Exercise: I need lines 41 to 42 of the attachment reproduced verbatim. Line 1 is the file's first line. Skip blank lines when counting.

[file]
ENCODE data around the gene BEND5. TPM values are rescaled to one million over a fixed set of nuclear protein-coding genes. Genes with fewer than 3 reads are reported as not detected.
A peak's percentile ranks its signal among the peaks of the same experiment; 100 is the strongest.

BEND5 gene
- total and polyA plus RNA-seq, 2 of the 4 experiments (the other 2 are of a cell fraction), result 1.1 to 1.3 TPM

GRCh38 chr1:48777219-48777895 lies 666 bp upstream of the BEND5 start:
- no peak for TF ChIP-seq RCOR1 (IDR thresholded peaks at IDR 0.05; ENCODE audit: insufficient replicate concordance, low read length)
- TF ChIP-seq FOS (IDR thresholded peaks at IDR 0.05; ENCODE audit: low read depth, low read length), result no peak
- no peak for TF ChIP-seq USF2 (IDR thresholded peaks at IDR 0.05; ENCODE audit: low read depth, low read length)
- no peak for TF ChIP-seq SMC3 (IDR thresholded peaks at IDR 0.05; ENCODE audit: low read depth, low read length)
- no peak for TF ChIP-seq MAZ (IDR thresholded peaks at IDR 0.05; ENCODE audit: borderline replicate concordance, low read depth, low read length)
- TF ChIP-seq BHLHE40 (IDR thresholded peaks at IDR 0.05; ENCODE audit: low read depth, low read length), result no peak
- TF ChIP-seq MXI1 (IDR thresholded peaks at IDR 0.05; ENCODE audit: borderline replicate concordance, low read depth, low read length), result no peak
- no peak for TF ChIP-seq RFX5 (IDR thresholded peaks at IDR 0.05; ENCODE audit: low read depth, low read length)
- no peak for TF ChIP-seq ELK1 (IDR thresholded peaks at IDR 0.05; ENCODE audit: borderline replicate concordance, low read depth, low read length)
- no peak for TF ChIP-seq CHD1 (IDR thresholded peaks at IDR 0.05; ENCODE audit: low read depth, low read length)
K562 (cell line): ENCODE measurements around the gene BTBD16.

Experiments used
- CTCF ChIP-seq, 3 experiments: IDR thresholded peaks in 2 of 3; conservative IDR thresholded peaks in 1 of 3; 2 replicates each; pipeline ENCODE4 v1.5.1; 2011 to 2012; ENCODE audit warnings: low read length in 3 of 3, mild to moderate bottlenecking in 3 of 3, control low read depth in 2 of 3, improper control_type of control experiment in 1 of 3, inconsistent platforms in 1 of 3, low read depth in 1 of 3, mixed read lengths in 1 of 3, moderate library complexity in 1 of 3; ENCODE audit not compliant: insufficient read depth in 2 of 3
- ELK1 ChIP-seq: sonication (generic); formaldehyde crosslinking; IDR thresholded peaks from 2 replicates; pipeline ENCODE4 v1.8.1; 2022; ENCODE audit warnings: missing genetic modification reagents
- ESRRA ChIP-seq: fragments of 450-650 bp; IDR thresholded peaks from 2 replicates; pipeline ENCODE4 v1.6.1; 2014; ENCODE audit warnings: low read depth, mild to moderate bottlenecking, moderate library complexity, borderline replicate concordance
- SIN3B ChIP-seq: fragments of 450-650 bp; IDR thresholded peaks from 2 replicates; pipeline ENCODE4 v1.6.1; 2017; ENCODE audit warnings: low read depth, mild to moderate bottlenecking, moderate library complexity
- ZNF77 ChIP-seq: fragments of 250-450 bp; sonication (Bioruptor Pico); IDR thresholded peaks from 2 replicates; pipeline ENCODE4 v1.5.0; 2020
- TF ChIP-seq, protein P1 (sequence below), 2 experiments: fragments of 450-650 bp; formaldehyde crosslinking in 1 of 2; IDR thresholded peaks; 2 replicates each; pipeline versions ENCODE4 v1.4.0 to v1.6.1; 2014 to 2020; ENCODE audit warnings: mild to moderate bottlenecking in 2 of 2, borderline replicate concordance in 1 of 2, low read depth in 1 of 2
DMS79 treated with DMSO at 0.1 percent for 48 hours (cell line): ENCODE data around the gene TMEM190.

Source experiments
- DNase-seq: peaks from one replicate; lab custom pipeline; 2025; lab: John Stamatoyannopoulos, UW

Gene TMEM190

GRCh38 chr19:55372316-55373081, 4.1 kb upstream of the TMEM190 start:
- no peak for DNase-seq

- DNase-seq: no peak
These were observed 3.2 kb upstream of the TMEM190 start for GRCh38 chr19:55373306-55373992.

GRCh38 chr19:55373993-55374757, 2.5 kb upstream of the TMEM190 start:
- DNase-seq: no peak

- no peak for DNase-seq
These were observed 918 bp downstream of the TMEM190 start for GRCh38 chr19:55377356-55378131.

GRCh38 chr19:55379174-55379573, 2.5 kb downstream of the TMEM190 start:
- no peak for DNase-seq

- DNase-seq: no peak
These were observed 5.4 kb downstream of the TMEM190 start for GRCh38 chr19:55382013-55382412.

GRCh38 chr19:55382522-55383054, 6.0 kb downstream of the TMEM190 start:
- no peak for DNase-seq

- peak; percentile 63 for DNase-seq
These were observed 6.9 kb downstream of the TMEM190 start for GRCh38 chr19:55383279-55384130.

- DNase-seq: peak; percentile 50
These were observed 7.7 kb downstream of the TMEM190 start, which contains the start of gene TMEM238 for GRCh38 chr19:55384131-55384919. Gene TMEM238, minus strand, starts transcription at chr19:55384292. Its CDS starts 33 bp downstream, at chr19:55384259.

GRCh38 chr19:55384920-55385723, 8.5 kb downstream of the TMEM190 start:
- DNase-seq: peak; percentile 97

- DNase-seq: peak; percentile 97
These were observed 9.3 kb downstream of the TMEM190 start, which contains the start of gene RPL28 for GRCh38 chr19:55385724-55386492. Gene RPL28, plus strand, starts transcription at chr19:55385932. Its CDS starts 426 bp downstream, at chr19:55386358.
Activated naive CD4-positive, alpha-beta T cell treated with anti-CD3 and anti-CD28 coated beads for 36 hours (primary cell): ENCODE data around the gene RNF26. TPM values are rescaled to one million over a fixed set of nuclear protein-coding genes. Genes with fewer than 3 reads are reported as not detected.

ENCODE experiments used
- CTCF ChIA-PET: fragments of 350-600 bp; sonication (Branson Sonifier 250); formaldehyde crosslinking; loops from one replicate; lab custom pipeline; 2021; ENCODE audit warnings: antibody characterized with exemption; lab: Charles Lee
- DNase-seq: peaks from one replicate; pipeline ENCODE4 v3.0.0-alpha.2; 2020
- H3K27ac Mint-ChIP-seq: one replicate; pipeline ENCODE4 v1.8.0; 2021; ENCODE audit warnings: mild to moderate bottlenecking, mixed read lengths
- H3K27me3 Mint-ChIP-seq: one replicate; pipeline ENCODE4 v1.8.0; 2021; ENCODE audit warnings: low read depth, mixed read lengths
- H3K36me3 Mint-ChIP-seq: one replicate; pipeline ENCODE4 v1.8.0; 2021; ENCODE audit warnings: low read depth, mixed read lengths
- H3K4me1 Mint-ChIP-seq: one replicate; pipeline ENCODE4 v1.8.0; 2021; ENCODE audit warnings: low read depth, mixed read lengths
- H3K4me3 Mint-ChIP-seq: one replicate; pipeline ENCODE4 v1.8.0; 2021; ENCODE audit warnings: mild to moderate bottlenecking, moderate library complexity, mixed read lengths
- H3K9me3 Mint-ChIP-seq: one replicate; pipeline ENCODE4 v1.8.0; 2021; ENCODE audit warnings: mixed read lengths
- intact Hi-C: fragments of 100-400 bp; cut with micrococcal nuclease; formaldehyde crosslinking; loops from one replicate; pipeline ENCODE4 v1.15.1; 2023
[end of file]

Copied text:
- no peak for DNase-seq

- peak; percentile 63 for DNase-seq